This was a fitting sendoff for the whole thing, as not only do we see how things got to be the way they were, but the ending puts a fair amount of focus back on the character most of us fell for at the beginning, vampire and captain Rico Sanchez. It’s been an exciting ride from beginning to end, and I’m glad I took the trip.

If the author ever chooses to return to this universe I’ll be right there.

Review: Deception by Nina Croft + Giveaway

Review: Deception by Nina Croft + GiveawayDeception by Nina Croft
Format: eARC
Source: supplied by publisher via NetGalley
Formats available: paperback, ebook
Genres: paranormal romance, science fiction romance
Pages: 400
Published by Entangled: Amara on November 23, 2020
Purchasing Info: Author's WebsitePublisher's WebsiteAmazonBarnes & NobleKoboBook Depository
Goodreads

Brave new world or the same old crap?
Warlock Milo Velazquez has always dreamed of a day when “monsters” like him don’t have to hide in the shadows. Now, on a planet far from Earth, he’s hoping the old prejudices have been left behind. Though from what he’s seen so far—not a chance.
Their new leader could make life a living hell for Milo and the other immortals illegally transported across the galaxy. Under cover, he scopes out the threat, but he never expected to find a beautiful woman locked in a cell underground. He should ignore her and focus on his mission, but instead he sets her free.
Milo has met all kinds, paranormal creatures and humans, in his centuries of life, but Destiny is like nothing he’s ever encountered before. She’s flawless, and strangely naïve, though she can spout off facts like a walking encyclopedia. He isn’t sure who—or what—she is, or why someone so innocent would be a prisoner.
All he knows is Destiny is different...and finding out why could be their only hope for survival.
Each book in the Dark Desires Origins series is STANDALONE:* Malfunction* Deception

My Review:

It is just so damn good to see Rico Sanchez again. He was my introduction to the original series, all the way back in the original and entirely too short version of Break Out in 2011. I liked that book the first time I read it, absolutely loved it in the expanded edition in 2013, and have followed the series ever since just to follow the misadventures of this vampire in space.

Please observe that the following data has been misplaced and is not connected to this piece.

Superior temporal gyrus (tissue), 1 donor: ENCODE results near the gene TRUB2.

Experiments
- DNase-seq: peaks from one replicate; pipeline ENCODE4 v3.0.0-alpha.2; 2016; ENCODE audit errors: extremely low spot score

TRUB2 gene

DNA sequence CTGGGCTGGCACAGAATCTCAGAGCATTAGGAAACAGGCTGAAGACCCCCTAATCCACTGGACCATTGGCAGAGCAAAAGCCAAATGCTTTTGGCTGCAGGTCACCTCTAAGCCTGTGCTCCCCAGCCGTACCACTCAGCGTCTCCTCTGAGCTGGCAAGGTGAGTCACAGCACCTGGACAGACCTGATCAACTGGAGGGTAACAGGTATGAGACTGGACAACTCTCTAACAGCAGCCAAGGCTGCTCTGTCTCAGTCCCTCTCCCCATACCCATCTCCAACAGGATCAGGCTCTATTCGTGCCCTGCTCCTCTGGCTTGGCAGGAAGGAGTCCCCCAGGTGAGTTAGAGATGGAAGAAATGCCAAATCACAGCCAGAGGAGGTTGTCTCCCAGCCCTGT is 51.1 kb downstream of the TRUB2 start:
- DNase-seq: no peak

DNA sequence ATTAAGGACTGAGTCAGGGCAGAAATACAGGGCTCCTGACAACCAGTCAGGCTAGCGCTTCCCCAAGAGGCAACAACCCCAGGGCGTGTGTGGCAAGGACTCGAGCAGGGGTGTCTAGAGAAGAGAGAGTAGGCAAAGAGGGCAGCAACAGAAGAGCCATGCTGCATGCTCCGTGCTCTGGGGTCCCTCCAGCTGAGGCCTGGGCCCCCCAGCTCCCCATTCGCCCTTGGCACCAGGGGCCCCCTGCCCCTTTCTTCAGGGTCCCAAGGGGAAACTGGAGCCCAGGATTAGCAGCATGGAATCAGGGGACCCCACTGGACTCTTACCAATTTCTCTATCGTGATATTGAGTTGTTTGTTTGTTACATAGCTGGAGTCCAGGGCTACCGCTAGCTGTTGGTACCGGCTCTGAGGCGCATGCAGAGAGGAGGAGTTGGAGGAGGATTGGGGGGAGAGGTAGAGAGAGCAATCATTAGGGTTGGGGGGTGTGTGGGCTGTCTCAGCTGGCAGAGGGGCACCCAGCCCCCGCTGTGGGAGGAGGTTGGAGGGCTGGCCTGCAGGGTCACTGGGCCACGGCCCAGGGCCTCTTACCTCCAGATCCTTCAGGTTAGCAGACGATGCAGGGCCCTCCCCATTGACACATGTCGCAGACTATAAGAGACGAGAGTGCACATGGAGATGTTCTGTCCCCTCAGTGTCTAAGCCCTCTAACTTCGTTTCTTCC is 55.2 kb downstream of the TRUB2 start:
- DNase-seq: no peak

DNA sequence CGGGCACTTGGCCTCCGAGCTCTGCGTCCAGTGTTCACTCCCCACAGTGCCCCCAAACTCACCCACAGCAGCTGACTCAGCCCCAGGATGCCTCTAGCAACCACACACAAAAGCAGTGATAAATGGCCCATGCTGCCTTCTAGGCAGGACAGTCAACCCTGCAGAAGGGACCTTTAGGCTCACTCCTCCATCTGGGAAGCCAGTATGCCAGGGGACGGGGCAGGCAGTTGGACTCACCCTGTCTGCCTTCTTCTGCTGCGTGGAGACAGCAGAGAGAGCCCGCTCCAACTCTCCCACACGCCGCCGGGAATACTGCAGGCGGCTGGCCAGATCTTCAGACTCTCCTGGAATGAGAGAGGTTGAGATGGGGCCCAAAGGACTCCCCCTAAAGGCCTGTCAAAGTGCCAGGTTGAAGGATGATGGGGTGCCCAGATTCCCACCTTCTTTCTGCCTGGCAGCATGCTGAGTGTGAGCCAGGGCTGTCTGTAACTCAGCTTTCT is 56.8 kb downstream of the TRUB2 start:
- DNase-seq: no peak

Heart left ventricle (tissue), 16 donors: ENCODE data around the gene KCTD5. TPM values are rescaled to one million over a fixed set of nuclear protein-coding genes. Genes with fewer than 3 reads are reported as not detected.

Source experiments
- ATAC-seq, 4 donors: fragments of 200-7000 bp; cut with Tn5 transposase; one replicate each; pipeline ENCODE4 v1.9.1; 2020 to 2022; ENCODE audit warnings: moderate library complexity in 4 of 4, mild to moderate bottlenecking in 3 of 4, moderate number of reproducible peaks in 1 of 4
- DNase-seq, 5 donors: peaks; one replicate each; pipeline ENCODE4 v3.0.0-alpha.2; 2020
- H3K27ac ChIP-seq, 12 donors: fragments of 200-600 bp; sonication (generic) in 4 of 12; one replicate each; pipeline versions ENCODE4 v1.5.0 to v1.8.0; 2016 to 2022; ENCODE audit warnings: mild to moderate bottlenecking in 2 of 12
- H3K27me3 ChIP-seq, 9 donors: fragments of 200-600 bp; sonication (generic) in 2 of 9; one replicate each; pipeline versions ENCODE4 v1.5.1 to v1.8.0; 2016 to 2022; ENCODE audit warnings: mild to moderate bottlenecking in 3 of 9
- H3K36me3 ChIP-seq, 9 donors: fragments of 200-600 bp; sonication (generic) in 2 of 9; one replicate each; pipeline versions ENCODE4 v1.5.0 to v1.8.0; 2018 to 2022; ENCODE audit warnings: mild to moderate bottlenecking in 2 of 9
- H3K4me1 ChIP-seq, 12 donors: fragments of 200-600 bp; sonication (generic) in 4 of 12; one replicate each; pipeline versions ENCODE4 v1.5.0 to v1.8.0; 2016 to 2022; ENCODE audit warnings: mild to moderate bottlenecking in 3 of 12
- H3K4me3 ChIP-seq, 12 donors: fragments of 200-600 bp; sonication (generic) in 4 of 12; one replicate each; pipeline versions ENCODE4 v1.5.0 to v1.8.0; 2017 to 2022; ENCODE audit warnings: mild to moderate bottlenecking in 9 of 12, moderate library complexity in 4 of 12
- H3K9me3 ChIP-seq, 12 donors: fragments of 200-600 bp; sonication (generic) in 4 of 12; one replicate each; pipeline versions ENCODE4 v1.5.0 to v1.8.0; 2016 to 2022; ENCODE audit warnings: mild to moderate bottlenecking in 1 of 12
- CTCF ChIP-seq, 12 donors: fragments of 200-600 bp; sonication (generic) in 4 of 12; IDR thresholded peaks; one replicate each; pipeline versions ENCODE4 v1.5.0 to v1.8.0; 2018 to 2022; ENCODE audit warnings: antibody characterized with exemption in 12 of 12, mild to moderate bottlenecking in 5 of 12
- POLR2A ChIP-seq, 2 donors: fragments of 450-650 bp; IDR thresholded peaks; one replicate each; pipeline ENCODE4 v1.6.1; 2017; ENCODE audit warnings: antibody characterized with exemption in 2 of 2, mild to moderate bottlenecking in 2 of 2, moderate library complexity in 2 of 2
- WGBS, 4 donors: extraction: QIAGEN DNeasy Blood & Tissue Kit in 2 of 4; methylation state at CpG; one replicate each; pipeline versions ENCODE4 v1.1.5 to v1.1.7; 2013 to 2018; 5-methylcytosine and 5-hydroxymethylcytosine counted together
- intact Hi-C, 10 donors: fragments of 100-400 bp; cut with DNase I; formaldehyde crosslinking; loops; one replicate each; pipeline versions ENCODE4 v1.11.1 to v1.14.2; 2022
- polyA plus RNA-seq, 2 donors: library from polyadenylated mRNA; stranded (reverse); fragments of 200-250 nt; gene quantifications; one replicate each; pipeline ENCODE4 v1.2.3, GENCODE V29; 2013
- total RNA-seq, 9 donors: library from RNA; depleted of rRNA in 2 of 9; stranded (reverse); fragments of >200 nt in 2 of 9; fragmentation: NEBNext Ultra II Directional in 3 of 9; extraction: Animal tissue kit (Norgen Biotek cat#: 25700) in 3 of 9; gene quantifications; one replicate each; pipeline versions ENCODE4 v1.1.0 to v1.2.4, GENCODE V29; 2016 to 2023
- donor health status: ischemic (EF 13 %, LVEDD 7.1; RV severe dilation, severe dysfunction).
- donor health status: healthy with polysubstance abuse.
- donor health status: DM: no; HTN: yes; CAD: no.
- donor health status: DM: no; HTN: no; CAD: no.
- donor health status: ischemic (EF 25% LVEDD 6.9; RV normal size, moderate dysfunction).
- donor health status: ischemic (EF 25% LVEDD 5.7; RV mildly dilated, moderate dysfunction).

Along with marveling at the whole concept of vampires in space, and wondering why I hadn’t seen this before – but definitely wanted to again!

At the time of Break Out and the entire Dark Desires series, this part of the galaxy had been settled by refugees from Earth for several centuries. The empire they founded on the cornerstones of a universal church and an authoritarian regime has become settled if not stable. The Terran origins of the humans in the Trakis system has receded back into history, to the point of myth and legend.

Except for Rico Sanchez, who lived through ALL of it from the Spanish Inquisition to the time period of the original story in 3058. We’ve seen hints of what happened in between, but didn’t have the full story.

At least not until the Dark Desires Origins series began earlier this year with Malfunction.

While in the first book in this new series it’s the ship that seems to be malfunctioning, the premise of the series as a whole is that the entire Earth was malfunctioning, in a way that we can kind of see from here. The consequence of that malfunction was an expedition to a galaxy far, far away where humans could re-establish themselves as a species – and probably mess up an entire new galaxy as well.

Certainly the “migration” was a clusterfuck in all sorts of very human ways. The best and the brightest were supposed to be “Chosen Ones’, but instead all the places on the 24 ships were taken up but the “rich and powerful” who purchased their places through bribery and kickbacks.

And one ship, just one ship, where Rico Sanchez replaced half of the originally intended passengers with people more-or-less like himself. Vampires, werewolves and other shifters. And at least one warlock.

Not a wizard like Harry Potter – although comparisons could be, and frequently are made. Rather, Milo Velazquez is the immortal “child” (he was over 500 years old before the migration) of a power-hungry witch and a demon. Not just any demon, either, but one of the lords of the seven Hells.